"The least evil."
That's how one ethereum user described the latest effort to recover $264 million in cryptocurrency lost due to a code fault in a popular ethereum wallet. But while the recovery efforts that have proliferated since the November incident have been so far shunned, a new effort, now documented in code, aims for a simpler and less invasive way to implement the fix.
Stepping back, in November, the code library associated with U.K. startup Parity's multi-sig wallet was deleted by a pseudonymous hacker who "accidentally" exploited a function called "self-destruct." In the fallout, Parity proposed a modification to the ethereum software whereby the self-destruct mechanism would lose its functionality, but the proposal was found to contain significant security risks.
This new proposal, published on April 15 by Parity Technologies communications officer Afri Schoeden, suggests simply restoring the lost wallet library with a version of the code that does not contain a self-destruct function.
Users would be able to regain access to their funds, and on top of that, the new code would protect Parity from similar exploits going forward. As such, the new proposal sends a clear message - when it comes to fund recovery, some developers have no intention of giving up the fight.
"I think simply recovering funds is both more technically sound and more honest than the original proposal to modify the self-destruct opcode," ethereum core developer Nick Johnson told CoinDesk.
And a number of others agree.
Co-founder of ethereum prediction protocol Augur, Joey Krug, told CoinDesk:
"I do believe it doesn't make sense to just have all this capital senselessly locked up."
What seems to be different about this proposal is its limited reach.
Not only is it focused on the Parity software client only, but it's also targeted specifically at only the 513,774.16 ether lost in the November hack. (This provides a contrast to past proposals, which have aimed at fund recovery broadly).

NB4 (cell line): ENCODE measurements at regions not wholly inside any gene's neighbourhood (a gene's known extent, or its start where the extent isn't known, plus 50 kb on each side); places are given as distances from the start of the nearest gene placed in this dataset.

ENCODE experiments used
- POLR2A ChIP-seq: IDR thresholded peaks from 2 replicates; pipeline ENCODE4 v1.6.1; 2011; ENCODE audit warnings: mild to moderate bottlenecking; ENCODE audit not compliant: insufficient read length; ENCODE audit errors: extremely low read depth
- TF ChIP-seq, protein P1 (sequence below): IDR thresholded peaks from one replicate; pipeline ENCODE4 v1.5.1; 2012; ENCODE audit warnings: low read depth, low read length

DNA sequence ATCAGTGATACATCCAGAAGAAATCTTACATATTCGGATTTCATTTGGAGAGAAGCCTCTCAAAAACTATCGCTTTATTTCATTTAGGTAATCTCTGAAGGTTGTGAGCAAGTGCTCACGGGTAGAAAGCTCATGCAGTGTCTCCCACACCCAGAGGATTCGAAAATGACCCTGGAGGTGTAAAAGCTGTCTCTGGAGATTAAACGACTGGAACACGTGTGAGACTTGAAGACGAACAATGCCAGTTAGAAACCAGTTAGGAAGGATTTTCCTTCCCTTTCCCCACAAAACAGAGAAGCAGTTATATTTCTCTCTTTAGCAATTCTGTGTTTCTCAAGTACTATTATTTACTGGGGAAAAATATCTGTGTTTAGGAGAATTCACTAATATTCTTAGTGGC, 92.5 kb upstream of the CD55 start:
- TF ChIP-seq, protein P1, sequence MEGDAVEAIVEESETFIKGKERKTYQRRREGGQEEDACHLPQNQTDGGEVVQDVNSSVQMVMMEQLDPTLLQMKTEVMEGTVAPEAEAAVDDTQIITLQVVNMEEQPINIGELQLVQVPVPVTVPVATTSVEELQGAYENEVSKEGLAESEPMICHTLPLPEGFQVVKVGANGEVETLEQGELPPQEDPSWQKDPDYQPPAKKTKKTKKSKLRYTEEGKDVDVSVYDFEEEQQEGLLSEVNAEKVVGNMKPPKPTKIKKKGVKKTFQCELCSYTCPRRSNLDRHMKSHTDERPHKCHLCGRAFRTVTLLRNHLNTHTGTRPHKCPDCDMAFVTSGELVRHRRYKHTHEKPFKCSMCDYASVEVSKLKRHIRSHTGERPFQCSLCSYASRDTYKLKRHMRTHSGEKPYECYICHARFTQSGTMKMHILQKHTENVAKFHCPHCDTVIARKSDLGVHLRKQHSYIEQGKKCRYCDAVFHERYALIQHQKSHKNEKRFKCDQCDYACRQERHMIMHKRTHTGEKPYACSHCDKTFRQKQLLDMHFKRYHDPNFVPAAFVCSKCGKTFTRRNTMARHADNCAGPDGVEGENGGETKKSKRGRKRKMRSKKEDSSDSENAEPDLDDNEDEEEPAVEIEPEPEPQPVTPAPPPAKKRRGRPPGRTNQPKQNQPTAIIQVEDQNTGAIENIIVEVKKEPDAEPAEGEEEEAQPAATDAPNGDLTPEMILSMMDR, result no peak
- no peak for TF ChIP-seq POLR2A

"Speaking personally, I'm in favor of helping people recover lost funds if the cost to do so is low relative to the funds being recovered, the owner is unambiguous, and the funds are definitively locked up," Johnson said. "I think the case with the Parity multi-sig bug fits all three criteria."
The other thing EIP-999 seems to have going for it is that it's simple to execute. Instead of trying to rework the whole ethereum virtual machine, the proposal would be released to Parity software clients only by way of hard fork upgrade.
Schoeden emphasized this ease to implement, pointing to the pull-request he already submitted to Parity's code base.
And Krug, like others, believe this request might actually see enough community support to finally put an end to the Parity fund recovery debate.
Although for some, including Krug, the balance between protecting ethereum users and encouraging good security practices should be taken into account when deciding whether recoveries should happen.
"In my opinion, proposals like these should be accepted provided the code was actually audited," Krug said, adding:
"If it wasn't, the community should be less forgiving."
But with the broader debate over the recovery of funds due to code vulnerabilities splitting the community for years, some aren't so sure even EIP-999 will settle the mess.
"Allowing case-by-case proposals for mistake reversals is a terrible idea and opens up all kinds of concerns. This would set a terrible and dangerous precedent," one user wrote on an ethereum forum.
This sentiment seems to be the current majority on social media and GitHub, where many are worried about future corruption and bribery.
Indeed, a Reddit user warned, "Some unknown amount of developer mindshare will leave ethereum if this happens."
Wrapping up what he sees as the sentiment among the community, Johnson told CoinDesk, "It seems plain to me based on an informal survey that a large proportion of the community is opposed to the idea. I think it's unlikely this proposal will be implemented."
Yet, the debates have brought about some sort of silver lining.
After EIP editor Yoichi Hirai stepped down from his role as a result of an eruption of criticism over the frozen fund recovery efforts, the EIP process was streamlined.
Still, Schoeden is aggravated by the opposition, telling CoinDesk:
"Even though I hear the feedback and apply changes to the new proposal, I get the feeling we're running in circles here."
Frozen ether coin image via Shutterstock
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